The Signal

Serving the College since 1885

Tuesday October 4th

Without materials and hands-on experience, art students struggle with online classes

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By Olivia Bowman

When Isabel Smith borrowed a camera from the Interactive Multimedia department on March 12, she had no idea it would be her last time stepping foot in the AIMM building until the fall semester.

Students create art during in-person classes (

Smith, a freshman photography major, is one of the thousands of students at the College who were told to stay home and continue their classes remotely due to the COVID-19 pandemic.

Smith was forced to leave behind all of her photography equipment and digital imaging supplies, making it virtually impossible to complete projects at home. Smith, among many other art students, is at a loss – how is she supposed to finish the spring semester?

“I was not able to pick up any of my supplies that I did not bring home myself,” Smith said. “I only brought my camera because I knew I would want to use it while on break. This all happened very fast.”

As an art student, Smith said that the switch from in-person classes to remote instruction has been especially tough.

“My 3-D design class is basically wood shop,” Smith said. “We work with cardboard, wood, metal and use a variety of power tools, which are all things that most students do not have at home.”

Before the semester moved online, Smith’s 3-D design class met once a week for a little over three hours. Now, she is worried about having to be on her computer for upwards of three hours during the week.

“It is difficult to be present on my computer during class time, as it is from 5:30 to 8:50, or in my house, quality family time,” Smith said. “For 3-D, I do not feel prepared in the slightest.”

Smith feels that both students and professors are struggle to make progress during this unforeseen crisis.

“As of (March 28), my 3-D professor has not mentioned anything regarding changing the way things work for our class,” Smith said. “My visual thinking professor has told us to not worry about due dates on the syllabus and will discuss with us once break is over.”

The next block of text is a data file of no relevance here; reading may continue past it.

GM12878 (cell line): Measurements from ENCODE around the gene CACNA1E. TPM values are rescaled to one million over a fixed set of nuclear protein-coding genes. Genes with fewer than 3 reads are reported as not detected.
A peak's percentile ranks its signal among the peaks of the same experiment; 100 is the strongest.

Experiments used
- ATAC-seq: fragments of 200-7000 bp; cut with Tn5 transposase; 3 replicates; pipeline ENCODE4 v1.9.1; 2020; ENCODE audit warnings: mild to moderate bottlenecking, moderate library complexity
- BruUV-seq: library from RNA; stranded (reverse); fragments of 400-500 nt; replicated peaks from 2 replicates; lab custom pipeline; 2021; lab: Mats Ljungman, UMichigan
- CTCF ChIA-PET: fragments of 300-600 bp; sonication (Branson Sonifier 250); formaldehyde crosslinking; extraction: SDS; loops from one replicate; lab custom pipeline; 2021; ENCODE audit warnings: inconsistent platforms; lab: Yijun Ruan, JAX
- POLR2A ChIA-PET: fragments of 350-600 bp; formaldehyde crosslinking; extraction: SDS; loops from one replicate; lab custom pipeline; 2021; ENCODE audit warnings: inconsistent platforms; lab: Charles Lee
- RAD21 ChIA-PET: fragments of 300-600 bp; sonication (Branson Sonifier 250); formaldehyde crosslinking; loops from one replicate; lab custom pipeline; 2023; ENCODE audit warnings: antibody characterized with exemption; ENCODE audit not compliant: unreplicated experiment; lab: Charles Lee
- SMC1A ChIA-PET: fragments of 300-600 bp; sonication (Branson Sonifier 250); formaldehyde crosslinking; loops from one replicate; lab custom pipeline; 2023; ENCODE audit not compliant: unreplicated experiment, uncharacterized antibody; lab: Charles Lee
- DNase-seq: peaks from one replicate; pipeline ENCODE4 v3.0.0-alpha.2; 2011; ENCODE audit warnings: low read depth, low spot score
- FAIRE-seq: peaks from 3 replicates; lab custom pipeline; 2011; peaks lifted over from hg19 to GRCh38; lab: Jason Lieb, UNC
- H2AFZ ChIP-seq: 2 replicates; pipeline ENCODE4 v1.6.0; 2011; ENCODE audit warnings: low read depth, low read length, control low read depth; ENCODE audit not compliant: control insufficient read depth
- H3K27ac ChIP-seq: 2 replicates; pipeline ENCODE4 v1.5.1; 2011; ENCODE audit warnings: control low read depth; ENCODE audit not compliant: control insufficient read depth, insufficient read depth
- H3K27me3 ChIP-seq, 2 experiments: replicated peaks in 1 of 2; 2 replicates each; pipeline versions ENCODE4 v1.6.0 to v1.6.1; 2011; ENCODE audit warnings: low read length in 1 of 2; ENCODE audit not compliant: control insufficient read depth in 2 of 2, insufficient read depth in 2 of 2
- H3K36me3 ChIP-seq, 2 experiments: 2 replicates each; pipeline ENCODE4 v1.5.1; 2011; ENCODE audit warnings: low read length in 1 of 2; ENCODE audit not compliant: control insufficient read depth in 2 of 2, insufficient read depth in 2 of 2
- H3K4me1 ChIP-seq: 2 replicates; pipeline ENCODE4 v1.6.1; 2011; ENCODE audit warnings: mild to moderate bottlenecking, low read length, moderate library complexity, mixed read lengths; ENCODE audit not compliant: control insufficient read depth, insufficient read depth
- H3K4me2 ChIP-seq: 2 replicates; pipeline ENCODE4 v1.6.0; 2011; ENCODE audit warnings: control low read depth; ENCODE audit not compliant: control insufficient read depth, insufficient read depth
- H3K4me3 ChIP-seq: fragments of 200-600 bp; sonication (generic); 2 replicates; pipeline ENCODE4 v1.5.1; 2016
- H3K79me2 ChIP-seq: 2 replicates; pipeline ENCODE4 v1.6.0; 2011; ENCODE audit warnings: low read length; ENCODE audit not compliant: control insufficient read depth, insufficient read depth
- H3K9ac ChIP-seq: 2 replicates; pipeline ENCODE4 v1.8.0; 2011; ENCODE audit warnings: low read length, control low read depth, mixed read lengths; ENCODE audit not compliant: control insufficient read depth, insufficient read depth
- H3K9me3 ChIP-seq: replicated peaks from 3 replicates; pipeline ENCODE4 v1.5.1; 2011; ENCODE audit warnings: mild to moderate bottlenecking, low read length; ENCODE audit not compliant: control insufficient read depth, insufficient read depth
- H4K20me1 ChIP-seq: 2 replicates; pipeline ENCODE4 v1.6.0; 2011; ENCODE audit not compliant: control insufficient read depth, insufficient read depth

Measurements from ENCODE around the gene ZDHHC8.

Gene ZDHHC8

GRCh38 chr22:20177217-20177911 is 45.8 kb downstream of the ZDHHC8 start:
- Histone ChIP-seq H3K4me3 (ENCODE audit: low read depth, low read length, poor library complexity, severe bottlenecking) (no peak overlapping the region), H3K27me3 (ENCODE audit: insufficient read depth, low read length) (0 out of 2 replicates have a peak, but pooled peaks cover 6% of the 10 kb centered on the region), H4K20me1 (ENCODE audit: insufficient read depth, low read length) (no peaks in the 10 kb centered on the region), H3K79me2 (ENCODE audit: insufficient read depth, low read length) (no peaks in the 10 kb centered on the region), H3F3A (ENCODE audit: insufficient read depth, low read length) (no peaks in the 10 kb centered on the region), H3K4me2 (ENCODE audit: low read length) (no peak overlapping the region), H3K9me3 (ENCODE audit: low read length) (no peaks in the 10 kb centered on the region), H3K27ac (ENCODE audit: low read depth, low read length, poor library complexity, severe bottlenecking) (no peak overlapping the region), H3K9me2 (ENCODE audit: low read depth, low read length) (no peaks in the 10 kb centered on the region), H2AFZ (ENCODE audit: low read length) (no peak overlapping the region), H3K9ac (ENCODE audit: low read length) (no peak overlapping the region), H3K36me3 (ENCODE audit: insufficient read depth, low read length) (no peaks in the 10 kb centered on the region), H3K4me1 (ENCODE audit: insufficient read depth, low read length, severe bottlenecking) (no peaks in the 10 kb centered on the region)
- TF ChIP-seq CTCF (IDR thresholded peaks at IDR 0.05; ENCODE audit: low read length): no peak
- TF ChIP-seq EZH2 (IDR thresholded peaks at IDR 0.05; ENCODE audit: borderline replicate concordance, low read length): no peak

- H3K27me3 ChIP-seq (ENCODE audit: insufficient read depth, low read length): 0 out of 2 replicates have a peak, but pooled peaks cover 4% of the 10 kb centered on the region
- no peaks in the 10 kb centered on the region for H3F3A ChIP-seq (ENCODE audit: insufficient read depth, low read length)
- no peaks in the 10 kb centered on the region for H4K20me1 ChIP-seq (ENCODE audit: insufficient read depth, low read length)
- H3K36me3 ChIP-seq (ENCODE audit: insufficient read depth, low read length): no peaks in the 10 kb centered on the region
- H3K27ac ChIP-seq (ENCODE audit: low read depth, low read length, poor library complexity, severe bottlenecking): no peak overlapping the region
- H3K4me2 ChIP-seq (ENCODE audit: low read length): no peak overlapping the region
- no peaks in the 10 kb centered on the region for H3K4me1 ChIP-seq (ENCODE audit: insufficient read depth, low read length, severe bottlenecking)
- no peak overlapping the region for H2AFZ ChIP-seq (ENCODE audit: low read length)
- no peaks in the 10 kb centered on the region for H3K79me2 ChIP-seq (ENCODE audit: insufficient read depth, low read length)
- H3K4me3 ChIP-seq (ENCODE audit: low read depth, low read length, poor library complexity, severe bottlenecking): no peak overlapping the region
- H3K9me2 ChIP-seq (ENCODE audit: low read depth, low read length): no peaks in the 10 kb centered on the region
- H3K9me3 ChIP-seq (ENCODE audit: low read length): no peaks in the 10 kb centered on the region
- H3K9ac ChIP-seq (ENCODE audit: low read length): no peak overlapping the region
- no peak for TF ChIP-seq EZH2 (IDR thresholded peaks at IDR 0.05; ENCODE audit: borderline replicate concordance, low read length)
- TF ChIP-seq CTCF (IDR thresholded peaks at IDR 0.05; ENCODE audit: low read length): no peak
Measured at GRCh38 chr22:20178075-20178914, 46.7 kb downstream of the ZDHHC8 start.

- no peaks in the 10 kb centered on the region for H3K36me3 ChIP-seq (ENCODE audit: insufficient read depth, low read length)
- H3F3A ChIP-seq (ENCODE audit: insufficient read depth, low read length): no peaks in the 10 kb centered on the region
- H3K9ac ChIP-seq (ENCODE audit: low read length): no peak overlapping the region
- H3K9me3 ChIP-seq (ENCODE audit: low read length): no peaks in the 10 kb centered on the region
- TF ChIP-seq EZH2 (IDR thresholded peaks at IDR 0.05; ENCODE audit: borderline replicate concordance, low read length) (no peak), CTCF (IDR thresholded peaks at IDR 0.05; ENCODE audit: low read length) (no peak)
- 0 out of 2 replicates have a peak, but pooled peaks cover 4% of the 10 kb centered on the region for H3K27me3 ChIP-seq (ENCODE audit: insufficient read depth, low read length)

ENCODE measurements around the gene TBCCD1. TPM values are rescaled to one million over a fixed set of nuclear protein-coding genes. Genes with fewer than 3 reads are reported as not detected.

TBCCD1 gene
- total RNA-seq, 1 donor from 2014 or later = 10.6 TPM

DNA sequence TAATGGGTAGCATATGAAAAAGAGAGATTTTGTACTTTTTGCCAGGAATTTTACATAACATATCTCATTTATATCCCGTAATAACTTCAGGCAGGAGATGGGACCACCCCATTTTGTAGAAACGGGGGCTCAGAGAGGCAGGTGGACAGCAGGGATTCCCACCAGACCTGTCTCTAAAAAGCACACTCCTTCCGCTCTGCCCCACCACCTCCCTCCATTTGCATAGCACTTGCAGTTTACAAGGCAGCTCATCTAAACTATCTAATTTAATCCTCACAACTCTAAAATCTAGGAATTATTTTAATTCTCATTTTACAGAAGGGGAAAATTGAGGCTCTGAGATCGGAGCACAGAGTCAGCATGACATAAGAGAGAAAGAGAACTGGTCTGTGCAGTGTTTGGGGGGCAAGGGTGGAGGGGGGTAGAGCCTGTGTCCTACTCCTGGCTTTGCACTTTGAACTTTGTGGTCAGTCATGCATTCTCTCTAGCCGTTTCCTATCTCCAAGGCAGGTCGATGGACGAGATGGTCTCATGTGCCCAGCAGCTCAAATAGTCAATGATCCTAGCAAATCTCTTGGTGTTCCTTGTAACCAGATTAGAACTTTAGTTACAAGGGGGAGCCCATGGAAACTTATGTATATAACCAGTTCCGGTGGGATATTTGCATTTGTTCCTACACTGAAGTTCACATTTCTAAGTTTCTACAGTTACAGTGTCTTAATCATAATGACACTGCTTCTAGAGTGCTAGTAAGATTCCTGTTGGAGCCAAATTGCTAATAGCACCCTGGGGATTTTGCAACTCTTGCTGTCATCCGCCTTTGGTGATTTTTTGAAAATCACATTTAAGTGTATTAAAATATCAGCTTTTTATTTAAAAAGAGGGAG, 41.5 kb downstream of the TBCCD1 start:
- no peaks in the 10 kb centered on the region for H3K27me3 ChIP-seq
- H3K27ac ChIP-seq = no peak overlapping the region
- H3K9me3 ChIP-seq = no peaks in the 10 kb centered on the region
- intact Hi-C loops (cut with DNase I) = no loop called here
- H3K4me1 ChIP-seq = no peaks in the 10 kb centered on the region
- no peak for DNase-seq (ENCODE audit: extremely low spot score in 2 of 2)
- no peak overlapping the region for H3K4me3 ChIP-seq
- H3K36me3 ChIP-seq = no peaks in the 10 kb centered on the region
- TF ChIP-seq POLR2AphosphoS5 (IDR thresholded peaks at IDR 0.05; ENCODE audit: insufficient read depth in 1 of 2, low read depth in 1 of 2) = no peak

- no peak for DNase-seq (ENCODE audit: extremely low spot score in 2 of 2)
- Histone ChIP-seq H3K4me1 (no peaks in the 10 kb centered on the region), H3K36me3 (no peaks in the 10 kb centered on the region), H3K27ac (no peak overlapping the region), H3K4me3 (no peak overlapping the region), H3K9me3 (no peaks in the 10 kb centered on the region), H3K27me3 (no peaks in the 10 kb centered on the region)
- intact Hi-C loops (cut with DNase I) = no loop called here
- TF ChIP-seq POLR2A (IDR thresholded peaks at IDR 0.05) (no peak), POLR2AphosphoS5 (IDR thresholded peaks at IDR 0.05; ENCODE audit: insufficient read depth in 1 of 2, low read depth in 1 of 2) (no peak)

Although she thinks that the adjustment will be challenging, Smith said she was impressed with how the school handled the situation.

“I think they are doing a great job with the decisions they are making now,” she said. “Was I disappointed to find I won’t be completing spring 2020 on campus? Yes, of course. But safety comes first, and I feel they did everything gracefully.”

Smith lives two hours away from campus in Sussex county. She said that the drive home for her was tough due to the many emotions surrounding leaving school.

“It’s nice to be home with my dogs, but it was my first semester back to school and my first time staying on campus.” she said. “I sort of feel cheated.”

However, this does not mean that Smith has given up hope. She is still looking forward to finishing the semester remotely and working on her photography and art.

“Luckily both my parents love the arts so I have several outlets at home for crafts, painting, digital painting, photography, embroidery, plaster of Paris, pretty much anything I can find,” she said. “Overall, I already cannot wait until next semester on campus and for this to be over.”


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